Redefining “Special”

Adopting a special needs animal is a noble act of compassion like no other. These dogs can require more time and be a bit costly, so one needs to think carefully before making the commitment. But know that they’re as amazing, loyal and affectionate companions as any other dog — if not more so!
Words by Casey “The Dachshund” Lindsey | October 27, 2020 | Lifestyle


“I may be classed as ‘special needs’ but I’m also capable of giving a very special kind of love.”

Warm and affectionate Cleo was recently surrendered to Labrador Retriever Rescue Of Florida. This adorable 9-month-old, 47 lb. darling has neurological/ophthalmic issues that were beyond the means of her owner. Friendly and good-natured, the staff enjoy having her around, but as a special needs puppy, they also can’t wait to see Miss Cleo happily settled in her loving forever home;

Practice Makes Progress

As dog owners, the idea of training reads as having a definitive end point. Once the dog is trained, there’s nothing else to do and we can all live a happy life. However, just as a person never stops learning as they grow, animals continue to mature and have new experiences that can affect the training we have already put effort into. Every good trainer will tell you that training requires daily practice and should be a part of an everyday lifestyle for yourself and your dog. Does this mean that your dog will never understand what you teach him? Absolutely not! What it means is that we may discover that perhaps we, inadvertently, neglected some part of their education. Continuing to add to a dog’s education only improves their quality of life. Some examples of behaviors that usually require our continued attention are recalls, stays, engagement and greetings with strangers. We teach all of these things at a young age, but anything environmental can affect their progress. Think of them as synonymous to practicing a skill in math or learning new vocabulary. There’s always more to expand upon as new things arise.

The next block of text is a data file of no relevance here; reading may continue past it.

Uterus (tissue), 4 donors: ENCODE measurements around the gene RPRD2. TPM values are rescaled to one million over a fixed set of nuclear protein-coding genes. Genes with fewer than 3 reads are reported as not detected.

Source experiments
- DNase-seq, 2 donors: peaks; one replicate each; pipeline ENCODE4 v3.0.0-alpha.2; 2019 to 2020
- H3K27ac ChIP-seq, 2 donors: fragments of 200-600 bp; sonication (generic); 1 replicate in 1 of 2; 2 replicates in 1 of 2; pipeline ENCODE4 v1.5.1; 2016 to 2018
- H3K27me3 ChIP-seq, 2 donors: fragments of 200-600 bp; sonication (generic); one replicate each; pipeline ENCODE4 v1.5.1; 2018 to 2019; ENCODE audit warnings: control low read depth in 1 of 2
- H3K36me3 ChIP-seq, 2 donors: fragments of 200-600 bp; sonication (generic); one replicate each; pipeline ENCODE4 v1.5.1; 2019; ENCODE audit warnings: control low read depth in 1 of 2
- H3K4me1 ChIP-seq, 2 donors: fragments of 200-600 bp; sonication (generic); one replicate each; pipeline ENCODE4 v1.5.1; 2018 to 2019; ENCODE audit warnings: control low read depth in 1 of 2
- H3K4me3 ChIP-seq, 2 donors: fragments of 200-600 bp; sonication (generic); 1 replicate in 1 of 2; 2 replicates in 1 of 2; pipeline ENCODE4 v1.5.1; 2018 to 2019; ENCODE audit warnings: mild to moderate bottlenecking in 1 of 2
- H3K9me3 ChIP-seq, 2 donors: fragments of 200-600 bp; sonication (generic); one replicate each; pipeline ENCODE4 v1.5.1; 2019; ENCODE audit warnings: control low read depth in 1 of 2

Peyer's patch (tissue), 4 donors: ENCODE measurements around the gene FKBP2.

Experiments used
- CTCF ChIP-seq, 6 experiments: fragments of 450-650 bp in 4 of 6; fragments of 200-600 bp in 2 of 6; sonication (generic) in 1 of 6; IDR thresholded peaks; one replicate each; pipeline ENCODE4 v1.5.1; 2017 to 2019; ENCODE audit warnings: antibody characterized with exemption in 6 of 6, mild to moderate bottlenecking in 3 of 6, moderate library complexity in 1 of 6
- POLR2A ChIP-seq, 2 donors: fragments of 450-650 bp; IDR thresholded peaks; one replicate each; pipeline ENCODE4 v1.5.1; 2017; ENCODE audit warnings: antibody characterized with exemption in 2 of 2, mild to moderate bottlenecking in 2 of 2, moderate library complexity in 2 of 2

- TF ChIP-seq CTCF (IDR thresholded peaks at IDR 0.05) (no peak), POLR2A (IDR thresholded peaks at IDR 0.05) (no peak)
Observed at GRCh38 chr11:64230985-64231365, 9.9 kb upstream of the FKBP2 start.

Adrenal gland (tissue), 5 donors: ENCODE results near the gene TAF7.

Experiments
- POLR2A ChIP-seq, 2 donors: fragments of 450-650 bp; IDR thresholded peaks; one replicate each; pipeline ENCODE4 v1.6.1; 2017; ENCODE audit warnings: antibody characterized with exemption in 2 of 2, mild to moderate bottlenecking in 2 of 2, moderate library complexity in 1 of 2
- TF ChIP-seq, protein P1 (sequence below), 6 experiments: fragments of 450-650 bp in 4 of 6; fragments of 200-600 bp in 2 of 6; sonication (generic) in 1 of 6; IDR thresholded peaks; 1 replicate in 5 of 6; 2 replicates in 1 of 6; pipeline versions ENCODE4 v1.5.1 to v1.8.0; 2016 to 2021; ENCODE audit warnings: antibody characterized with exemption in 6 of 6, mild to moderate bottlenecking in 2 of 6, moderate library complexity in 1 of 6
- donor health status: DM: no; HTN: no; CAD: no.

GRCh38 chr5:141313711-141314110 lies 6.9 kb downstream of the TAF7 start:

› Ashley Lambert is a Professional Dog Trainer of 17 years and specializes in dogs with reactivity. She enjoys dog sports and actively competes in agility, dock diving and frisbee. Ashley owns two Border Collies and one Mixed Breed;